“Not My Job!”

Several of my clients lament that their employees don’t understand or know what is expected from them. Strangely, this isn’t unusual. The job description that guides new employees often does not clarify what is expected or how they will be evaluated. Indeed, over time job descriptions become obsolete as jobs change and evolve.

You should have two documents for each position. One captures roles and responsibilities. It details the various components of a job and identifies specific things that the employee is responsible for. Basically, it breaks down the job and the accountabilities that belong to it.

Another document outlines key performance indicators (KPIs). This should describe approximately five ways in which performance on the job will be measured.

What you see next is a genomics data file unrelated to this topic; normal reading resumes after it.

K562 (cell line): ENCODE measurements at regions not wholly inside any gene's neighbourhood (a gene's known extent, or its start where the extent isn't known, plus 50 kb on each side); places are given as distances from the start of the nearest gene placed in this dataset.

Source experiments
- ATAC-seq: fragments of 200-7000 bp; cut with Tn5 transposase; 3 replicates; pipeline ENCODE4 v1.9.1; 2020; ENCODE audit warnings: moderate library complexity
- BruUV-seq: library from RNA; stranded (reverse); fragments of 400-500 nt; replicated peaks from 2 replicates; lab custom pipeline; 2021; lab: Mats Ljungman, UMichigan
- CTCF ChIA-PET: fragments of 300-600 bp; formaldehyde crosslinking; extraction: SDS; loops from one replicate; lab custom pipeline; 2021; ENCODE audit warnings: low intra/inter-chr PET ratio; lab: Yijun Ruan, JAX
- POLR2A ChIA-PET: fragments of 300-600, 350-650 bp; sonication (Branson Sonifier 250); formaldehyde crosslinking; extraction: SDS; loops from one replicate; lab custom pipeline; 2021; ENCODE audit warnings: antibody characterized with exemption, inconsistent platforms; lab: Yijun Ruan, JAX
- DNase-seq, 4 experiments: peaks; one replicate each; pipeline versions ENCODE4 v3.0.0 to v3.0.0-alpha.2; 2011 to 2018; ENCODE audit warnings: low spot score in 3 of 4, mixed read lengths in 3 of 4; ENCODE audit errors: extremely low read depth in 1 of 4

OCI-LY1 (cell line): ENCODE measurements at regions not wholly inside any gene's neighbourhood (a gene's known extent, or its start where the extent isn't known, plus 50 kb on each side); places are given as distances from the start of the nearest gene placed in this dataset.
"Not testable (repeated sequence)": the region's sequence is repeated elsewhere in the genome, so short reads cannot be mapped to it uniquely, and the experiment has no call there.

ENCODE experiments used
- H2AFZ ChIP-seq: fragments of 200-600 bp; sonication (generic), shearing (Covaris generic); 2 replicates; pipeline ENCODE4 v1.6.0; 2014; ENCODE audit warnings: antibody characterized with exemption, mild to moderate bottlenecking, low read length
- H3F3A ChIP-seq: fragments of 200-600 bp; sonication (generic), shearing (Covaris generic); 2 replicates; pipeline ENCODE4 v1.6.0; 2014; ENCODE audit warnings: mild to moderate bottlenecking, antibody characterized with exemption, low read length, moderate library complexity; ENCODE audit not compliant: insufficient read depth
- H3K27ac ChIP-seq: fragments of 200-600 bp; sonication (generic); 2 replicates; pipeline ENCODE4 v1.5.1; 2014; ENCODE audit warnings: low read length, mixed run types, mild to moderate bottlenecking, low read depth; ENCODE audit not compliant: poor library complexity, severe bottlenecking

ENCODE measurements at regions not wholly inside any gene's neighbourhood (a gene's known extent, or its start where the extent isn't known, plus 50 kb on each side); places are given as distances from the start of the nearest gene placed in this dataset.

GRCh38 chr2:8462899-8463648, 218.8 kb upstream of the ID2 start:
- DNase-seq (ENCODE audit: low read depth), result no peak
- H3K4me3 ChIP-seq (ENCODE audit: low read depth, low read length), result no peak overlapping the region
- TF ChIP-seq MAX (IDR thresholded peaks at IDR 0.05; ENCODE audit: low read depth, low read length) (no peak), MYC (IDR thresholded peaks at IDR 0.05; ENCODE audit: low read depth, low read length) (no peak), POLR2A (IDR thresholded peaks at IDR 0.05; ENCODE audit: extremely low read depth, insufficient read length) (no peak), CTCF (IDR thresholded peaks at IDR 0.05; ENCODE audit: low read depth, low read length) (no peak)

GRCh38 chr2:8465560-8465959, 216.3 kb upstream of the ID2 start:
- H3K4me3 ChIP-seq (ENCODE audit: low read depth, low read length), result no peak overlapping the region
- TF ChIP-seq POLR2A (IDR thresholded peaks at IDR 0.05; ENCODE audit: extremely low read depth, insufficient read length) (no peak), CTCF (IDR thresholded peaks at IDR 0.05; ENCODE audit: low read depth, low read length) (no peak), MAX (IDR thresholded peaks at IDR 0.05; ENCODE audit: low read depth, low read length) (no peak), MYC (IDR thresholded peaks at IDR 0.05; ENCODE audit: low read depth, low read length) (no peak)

Together, the two documents will give employees clarity over what their jobs entail and what is expected of them. But here is the key: Creating and reviewing these documents is only the beginning of the process. Once they’ve been adopted, use them to track performance and to gauge how well the employees are doing.

If you just produce a blueprint for a job and don’t refer it to on a regular basis, it’s a wasted exercise. Think of it this way: an architect or engineer or construction manager doesn’t just look at a blueprint once, fold it up, and put it into a drawer. They refer to these drawings throughout the construction process.

Managers will see much more productive outcomes from their staff when they implement these metrics and work with them to accomplish better results. Unlike a more static, conventional job description, you can measure progress and outcomes from this approach.

Seem like too much work? It may be at the beginning, but you’ll solve the problem of employees understanding what is expected of them. From there you should see improvement across the board.

Have a great day!

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